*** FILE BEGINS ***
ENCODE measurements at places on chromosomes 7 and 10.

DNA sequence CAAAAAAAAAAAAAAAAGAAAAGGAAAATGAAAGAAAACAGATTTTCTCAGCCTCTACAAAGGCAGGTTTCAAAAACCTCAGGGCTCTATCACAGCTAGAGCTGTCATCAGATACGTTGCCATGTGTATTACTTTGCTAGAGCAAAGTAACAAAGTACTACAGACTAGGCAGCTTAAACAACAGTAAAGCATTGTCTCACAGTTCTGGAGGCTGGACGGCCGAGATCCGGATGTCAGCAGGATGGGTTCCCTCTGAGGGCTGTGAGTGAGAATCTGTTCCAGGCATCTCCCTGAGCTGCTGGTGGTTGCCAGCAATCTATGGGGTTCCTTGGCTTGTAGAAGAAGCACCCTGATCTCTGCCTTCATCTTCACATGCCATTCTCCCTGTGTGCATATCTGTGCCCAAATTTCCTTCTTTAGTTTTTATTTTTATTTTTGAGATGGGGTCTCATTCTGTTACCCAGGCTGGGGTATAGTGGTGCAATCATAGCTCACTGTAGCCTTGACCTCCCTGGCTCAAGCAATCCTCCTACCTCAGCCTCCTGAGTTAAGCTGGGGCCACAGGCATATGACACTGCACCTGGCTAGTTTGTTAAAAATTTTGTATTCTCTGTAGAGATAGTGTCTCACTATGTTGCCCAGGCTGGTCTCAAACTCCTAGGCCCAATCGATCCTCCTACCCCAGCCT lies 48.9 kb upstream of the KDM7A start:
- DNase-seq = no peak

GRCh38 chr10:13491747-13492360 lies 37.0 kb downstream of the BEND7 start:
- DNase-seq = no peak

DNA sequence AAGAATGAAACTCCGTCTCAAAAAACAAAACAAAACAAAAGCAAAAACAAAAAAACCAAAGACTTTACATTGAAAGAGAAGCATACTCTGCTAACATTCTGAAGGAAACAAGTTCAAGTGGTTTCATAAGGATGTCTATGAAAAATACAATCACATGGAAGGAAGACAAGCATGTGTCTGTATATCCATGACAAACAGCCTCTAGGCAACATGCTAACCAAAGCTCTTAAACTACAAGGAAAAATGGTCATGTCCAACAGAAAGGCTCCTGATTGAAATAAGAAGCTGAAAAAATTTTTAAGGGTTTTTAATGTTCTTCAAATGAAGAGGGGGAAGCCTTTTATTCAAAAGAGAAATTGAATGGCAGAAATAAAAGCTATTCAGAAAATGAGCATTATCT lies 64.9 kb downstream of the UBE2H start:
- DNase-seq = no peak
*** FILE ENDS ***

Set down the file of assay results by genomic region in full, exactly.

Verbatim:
ENCODE measurements at places on chromosomes 7 and 10.

DNA sequence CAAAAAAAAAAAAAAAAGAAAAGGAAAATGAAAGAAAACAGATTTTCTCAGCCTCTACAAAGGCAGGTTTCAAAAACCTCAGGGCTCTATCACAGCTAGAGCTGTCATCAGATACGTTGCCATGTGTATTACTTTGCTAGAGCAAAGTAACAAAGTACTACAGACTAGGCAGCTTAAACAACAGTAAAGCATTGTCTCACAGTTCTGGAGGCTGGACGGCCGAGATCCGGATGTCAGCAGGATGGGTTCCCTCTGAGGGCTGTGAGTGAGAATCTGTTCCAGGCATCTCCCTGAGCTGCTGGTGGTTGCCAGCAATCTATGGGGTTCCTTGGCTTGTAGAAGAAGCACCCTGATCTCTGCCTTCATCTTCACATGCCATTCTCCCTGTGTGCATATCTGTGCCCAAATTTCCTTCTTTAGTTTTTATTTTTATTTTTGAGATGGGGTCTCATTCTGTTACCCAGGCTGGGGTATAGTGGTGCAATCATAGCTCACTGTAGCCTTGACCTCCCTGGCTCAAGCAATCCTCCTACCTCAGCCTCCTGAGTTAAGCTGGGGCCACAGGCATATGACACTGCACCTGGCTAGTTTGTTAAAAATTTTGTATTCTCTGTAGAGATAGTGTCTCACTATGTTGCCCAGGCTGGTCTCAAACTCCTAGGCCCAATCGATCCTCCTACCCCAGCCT lies 48.9 kb upstream of the KDM7A start:
- DNase-seq = no peak

GRCh38 chr10:13491747-13492360 lies 37.0 kb downstream of the BEND7 start:
- DNase-seq = no peak

DNA sequence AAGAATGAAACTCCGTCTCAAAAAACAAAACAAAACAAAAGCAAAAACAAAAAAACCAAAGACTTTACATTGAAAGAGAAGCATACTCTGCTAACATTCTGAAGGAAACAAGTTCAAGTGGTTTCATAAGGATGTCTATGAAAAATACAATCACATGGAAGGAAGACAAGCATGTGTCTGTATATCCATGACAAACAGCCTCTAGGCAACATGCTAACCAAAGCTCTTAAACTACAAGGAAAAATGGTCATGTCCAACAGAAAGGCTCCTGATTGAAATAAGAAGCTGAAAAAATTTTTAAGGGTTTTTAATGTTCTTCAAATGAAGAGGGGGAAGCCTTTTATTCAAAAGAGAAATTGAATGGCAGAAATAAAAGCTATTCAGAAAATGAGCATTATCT lies 64.9 kb downstream of the UBE2H start:
- DNase-seq = no peak